Organizational Leaders spend many hours identifying the best set of emergency response guidelines for their people. These guidelines often come from the Department of Homeland Security, other federal law enforcement agencies, professional organizations and local public safety partners.
One question I often hear from emergency planners is where they can find “written” instructions to include in their plans, procedures and training programs. While some of the best advice on how to respond is often found at the local level, getting someone at that same local level to write a “guideline” that will appear in your policies is tough. Often, the reluctance comes from the fear of being “quoted” on exactly what someone else should do in an emergency.
The Department of Homeland Security is definitely one of the better official agencies that do write and share their best practices for response to specific threats. One response guideline for active shooters that is often referenced is the “Run, Hide, Fight” plan.
While Run-Hide-Fight is certainly good advice for adults, it does have its limitations as a response plan when you involve children, the infirmed, the intellectually and physically disabled persons in your pre-plan. Discussing the strategy behind Run-Hide-Fight does make good sense as no response plan is designed to address every threat, but having a greater understanding of the solution set can certainly help people make better informed decisions during an emergency.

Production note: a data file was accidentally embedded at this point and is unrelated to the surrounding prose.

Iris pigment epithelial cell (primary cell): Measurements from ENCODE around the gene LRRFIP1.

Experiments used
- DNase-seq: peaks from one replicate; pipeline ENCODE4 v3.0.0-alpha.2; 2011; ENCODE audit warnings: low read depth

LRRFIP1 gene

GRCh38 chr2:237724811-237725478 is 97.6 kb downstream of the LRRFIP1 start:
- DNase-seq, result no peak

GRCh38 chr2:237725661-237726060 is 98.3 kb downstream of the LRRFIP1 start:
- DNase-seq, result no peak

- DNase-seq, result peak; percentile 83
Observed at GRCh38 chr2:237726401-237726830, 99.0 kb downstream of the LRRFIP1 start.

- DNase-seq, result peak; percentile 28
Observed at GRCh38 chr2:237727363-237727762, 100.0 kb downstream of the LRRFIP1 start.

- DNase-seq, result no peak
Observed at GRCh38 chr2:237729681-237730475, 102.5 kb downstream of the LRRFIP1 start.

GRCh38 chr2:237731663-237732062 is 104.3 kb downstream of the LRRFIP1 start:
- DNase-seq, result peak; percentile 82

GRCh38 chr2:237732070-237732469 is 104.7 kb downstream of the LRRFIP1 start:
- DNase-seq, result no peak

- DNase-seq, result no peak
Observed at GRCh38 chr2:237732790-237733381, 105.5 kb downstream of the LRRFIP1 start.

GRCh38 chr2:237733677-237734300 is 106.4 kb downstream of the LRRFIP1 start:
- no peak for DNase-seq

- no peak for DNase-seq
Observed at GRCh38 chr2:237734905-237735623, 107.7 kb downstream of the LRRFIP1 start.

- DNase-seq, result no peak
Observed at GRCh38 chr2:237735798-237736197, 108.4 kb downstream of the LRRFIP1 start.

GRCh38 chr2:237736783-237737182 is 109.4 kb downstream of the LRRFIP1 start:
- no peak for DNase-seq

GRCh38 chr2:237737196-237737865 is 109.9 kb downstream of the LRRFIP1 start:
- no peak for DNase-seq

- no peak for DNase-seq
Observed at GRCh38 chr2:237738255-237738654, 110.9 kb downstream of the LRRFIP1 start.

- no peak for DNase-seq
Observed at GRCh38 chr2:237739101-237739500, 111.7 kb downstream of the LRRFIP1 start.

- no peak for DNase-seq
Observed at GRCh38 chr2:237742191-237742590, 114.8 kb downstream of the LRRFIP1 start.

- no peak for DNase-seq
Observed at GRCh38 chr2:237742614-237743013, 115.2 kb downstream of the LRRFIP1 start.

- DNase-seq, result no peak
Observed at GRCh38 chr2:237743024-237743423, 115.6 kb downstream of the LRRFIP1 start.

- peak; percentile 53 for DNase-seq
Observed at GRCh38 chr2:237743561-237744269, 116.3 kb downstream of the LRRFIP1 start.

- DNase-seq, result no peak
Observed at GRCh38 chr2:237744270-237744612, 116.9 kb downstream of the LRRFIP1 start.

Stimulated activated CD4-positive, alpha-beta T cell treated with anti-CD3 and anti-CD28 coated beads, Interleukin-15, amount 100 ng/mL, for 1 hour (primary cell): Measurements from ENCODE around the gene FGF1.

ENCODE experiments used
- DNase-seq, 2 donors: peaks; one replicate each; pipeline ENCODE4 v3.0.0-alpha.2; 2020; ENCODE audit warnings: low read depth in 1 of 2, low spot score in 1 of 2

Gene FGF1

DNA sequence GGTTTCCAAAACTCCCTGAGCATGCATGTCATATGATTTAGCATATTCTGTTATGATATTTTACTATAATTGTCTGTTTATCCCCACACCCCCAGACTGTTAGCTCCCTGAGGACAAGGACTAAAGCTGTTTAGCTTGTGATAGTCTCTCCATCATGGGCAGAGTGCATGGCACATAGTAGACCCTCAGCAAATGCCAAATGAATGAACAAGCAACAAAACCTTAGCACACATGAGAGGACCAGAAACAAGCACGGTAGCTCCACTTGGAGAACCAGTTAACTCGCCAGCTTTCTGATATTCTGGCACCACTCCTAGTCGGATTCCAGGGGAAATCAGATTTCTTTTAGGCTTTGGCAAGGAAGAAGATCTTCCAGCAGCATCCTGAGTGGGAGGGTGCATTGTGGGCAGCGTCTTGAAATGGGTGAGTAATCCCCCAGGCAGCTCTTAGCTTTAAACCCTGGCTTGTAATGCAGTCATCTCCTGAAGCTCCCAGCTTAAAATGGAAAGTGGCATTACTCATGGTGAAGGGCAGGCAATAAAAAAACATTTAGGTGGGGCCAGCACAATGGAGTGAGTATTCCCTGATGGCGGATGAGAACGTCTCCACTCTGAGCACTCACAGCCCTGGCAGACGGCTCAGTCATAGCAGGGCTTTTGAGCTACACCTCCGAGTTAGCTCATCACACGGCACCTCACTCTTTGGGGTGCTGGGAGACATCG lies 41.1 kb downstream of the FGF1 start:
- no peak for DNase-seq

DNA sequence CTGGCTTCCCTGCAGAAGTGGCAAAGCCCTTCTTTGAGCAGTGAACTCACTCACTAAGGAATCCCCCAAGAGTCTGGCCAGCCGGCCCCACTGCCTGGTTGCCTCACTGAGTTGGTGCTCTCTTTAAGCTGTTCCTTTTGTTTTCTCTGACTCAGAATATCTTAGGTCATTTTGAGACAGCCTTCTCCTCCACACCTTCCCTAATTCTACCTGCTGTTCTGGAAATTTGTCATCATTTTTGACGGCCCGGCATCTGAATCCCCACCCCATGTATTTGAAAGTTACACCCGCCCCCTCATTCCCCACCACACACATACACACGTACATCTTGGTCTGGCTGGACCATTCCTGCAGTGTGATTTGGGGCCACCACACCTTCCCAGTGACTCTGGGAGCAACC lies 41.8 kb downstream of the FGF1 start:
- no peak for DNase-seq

I recently saw the challenge in formalizing the Run-Hide-Fight response plan come into play while speaking with school bus transportation directors and drivers. Recognizing that bus drivers are the on the front line when it comes to protecting students, training them on what you want them to do in response to a serious threat like a weapon on the bus or a hostage situation is critical.
Going back to Run-Hide-Fight; is this a strategy you promote for all your staff including your bus drivers? Faced with an armed threat, should the bus driver run off with the keys? Obviously, hiding on a bus is not an option. What about fighting? If we are promoting that the driver may have to fight the attacker, should we consider letting the students know that fighting is an option? What about providing hostage training to your staff? Is that a skill set we should be sharing with our staff?
Lots of questions; How do you assess where your training needs are?
Consider holding a staff training program that involves facilitating a discussion with bus drivers regarding what they would do if their bus were boarded by a person with a weapon. Unfortunately, this scenario comes from a real world event that ending very tragically for the driver. For more on that event, click on this link:
Let’s face it; there are so many potential threats that trying to customize a response plan for each is not feasible. Start by understanding what your staff believes their responsibilities are and what their response options may include. By letting your staff share in a training discussion how they might respond to a threat, you can better understand their training needs.
Communicating, resourcing and empowering your staff at every level with strategies for survival is the backbone of a comprehensive emergency response plan. Listening in on their “current” plans during a discussion based table top exercise provides an opportunity to have confidence, or maybe address a need, in your plans while we still have time to prepare.